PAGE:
Title of Symposium: The Power of the Voice for Singer and Listener
Symposium Rationale: Using the human voice as a means of musical production has long been recognised as a way of permitting any individual to have immediate access to musical expression. It has also been anecdotally reported to be the most powerful of all musical instruments to elicit emotional responses in both performers and listeners. So, to investigate the voice with all its potentialities is clearly important for the psychologist. However, little systematic study has been undertaken to consider how voice production is achieved and received within a psychodynamic framework. That is, how singers and listeners interpret the singing experience.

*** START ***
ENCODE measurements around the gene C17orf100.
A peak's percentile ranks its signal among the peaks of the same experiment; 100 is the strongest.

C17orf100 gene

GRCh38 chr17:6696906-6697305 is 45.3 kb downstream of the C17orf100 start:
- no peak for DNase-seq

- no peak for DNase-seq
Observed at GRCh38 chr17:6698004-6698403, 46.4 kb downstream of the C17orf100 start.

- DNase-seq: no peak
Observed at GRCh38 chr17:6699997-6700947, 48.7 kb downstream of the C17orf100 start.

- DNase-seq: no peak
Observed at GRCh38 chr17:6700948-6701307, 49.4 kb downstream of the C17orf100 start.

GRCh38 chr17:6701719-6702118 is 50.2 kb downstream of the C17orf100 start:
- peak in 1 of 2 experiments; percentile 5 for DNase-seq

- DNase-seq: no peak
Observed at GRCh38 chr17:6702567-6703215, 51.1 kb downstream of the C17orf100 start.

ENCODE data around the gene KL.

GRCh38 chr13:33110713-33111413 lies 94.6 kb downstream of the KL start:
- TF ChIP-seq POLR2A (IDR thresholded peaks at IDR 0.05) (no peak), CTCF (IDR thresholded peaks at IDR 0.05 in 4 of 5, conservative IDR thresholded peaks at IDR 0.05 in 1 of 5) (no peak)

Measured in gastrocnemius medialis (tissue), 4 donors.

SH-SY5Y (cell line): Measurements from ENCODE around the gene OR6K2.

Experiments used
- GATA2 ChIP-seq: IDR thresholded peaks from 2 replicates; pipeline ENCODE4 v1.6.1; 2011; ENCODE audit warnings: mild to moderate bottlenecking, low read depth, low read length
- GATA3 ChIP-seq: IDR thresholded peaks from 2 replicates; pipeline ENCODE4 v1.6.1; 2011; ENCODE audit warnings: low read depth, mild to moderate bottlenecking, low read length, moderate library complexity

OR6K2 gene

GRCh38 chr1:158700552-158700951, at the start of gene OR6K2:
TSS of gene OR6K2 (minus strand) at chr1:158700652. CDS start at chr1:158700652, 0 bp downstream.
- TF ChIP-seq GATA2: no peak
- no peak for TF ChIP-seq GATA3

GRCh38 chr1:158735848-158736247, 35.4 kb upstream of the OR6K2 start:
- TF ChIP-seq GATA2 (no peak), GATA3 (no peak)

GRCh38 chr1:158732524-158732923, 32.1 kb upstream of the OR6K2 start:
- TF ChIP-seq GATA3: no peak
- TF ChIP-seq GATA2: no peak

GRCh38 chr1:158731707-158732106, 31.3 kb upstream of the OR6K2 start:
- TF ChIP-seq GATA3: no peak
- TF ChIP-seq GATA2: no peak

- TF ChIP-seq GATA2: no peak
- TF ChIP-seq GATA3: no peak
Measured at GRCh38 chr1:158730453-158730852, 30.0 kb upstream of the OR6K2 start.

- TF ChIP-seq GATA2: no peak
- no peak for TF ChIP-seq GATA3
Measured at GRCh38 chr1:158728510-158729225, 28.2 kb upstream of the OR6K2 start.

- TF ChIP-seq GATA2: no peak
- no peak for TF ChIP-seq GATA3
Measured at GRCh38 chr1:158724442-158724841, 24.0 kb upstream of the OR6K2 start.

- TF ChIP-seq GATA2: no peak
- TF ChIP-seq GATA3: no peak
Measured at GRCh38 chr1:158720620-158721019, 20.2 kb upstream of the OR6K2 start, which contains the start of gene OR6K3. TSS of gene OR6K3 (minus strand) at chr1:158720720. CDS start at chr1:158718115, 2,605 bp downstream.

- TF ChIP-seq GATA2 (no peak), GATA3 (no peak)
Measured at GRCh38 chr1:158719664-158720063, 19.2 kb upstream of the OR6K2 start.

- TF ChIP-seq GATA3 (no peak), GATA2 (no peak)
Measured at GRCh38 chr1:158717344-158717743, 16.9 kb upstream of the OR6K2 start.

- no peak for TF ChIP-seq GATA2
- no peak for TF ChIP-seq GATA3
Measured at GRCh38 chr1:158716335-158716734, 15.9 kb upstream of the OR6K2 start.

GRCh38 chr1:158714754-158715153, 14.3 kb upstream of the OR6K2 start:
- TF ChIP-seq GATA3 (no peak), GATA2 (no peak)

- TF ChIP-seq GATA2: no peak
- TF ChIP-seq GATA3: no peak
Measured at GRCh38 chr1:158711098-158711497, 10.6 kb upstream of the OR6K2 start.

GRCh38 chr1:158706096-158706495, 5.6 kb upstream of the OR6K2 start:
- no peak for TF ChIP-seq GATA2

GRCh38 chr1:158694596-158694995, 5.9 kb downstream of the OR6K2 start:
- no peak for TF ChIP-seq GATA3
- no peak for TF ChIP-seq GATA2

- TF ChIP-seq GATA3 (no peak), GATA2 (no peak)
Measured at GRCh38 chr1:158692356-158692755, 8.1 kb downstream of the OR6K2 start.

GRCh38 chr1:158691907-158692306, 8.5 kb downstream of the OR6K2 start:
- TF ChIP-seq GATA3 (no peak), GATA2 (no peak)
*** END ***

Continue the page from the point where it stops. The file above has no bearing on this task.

Aims The current symposium offers a broad range of research perspectives on the voice as a means of musical expression and communication. The focal point for all presentations is an exploration of the psychodynamics elicited as individuals engage in performing and listening to the voice. In the first presentation, the impact of the singer and his or her stage presence is explored, and criteria are described which encapsulate what makes a moving or beautiful performance. In the second paper (highlighting the impact of stage behaviour and opera house convention) a detailed study of how non-vocal gestures are used to achieve enhanced emotional expression in singing is considered. In the third paper, the role of the voice to monitor degenerative illness is considered in a case study of Music Therapy with a Multiple Sclerosis client. Finally, the fourth paper offers some insight into communication in singing within Christian worship.
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